The two politicians were brutally murdered by Islamists in 2011 because they had dared to speak out against the controversial laws, which were introduced by the military dictator General Zia-ul-Haq in the 1980s.

Many rights activists say they have little to do with blasphemy and are often used to settle petty disputes.

Farooq Sulehria, a London-based activist and journalist, told DW that they should be immediately repealed. “But I doubt that in the absence of a working-class struggle in Pakistan, any government will be forced to do it.”

Mohsin Sayeed, a journalist in Karachi, said the laws were “un-Islamic.”

“The anti-blasphemy laws should be abolished because they have nothing to do with Islam. We have been demanding their repeal for a long time. This demand has met with a fierce reaction from religious extremists, who are no more a marginalized group in Pakistan,” Sayeed told DW.

He also criticized the Pakistani judiciary for its alleged sympathetic behavior toward the right-wing. “Asia Bibi is still languishing in jail, while Mumtaz Qadri (Taseer’s assassin), is still alive,” he said.

‘Intolerance is becoming mainstream’

There have also been reports of hundreds of members of the Hindu community trading Pakistan for India, citing mistreatment, discrimination and persecution in their homeland as reasons.

Continue reading Venom spread into the whole of society: the arrest of a young Pakistani Christian girl on blasphemy charges

I am ashamed ….

By: Raza Habib Raja

One of the most important days of my life occurred in 1994. At times a tragic event changes you as a person. They say and I agree that tragedy more than anything else has the potential to bring about change. Perhaps tragedy evokes negative emotions like hurt, fear, embarrassment and revulsion. Emotions which do not reinforce your existing state of mind but force you to look into the status quo with a critical eye.

That day changed my life forever. I had woken up and was reading the newspaper when a two column headline caught my eye. According to that news story, a crowd of several thousand had burnt a man alive as a punishment for desecrating Quran in the city of Gujranwala. The man’s name was Hafiz Sajjad Tariq and he had accidently dropped Quran on a burning stove. Being a religious person, he panicked and merely uttered words “ Oh God, I have sinned and burnt Quran”, words that were unfortunately heard by a neighbor who had just entered the house. The neighbor went out and started screaming hat Hafiz had burnt Quran.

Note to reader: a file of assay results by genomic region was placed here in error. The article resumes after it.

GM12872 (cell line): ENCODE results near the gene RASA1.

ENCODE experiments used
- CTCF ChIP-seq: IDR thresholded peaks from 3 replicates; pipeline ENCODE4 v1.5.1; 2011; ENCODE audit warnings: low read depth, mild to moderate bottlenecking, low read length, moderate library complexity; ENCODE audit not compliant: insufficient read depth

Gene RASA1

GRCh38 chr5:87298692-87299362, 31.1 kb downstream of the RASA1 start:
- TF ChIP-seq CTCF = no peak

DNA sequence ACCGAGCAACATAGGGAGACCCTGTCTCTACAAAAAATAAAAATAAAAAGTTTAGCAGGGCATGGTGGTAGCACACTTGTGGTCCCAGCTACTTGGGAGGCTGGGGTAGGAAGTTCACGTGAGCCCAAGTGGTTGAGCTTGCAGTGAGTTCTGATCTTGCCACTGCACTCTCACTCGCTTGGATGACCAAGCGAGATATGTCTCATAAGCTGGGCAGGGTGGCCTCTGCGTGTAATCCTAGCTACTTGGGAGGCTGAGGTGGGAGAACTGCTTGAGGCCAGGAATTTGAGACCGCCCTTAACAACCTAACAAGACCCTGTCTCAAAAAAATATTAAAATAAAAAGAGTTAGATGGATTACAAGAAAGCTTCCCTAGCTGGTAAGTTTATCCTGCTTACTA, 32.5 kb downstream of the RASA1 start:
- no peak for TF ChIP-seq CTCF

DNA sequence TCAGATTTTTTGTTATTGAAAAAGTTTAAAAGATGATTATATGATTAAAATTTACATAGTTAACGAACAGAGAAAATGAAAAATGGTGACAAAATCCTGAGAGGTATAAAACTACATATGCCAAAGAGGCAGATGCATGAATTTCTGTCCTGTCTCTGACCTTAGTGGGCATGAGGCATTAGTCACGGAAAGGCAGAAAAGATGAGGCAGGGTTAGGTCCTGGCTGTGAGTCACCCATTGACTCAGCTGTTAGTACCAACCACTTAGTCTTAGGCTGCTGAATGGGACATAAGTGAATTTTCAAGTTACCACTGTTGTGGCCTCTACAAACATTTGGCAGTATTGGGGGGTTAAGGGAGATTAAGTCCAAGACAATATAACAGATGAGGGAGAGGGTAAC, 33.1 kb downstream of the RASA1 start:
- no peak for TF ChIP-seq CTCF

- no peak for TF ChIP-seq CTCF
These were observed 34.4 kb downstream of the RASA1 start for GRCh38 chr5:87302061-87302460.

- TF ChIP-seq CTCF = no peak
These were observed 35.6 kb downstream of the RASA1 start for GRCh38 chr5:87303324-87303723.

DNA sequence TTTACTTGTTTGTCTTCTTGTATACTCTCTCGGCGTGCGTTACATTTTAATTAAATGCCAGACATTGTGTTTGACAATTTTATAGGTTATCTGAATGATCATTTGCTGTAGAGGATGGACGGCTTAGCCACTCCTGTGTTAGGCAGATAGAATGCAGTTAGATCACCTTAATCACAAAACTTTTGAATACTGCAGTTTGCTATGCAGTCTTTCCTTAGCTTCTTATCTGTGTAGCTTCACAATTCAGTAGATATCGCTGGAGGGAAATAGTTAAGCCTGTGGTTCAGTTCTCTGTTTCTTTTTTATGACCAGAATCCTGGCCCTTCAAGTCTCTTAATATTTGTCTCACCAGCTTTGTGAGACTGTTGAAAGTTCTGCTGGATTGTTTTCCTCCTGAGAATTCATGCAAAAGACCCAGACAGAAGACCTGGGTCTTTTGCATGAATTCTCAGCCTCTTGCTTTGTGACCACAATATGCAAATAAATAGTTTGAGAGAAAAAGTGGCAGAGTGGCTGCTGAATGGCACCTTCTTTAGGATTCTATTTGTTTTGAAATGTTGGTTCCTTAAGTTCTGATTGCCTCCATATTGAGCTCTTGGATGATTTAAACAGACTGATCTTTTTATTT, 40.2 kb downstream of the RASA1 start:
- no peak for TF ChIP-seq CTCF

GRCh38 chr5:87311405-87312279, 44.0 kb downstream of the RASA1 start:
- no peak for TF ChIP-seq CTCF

What followed next was horrifying but perhaps not unusual. Soon there were announcements from the loud speakers (I hate that device) that Hafiz had burnt the Quran. The mullahs were urging Muslims to show their “love” for Islam and the Muslims in that city obliged. Hafiz was dragged out of his home and beaten up. At that point police came and took Hafiz into protective custody. But charged up Muslims wanted “justice” and so a mob of thousands gathered outside the police station and demanded that Hafiz should be handed over to them. The police buckled under pressure and handed Hafiz to the crowd. Crowd stoned him to death and then burnt his body. Afterwards the burnt corpse was dragged in the streets.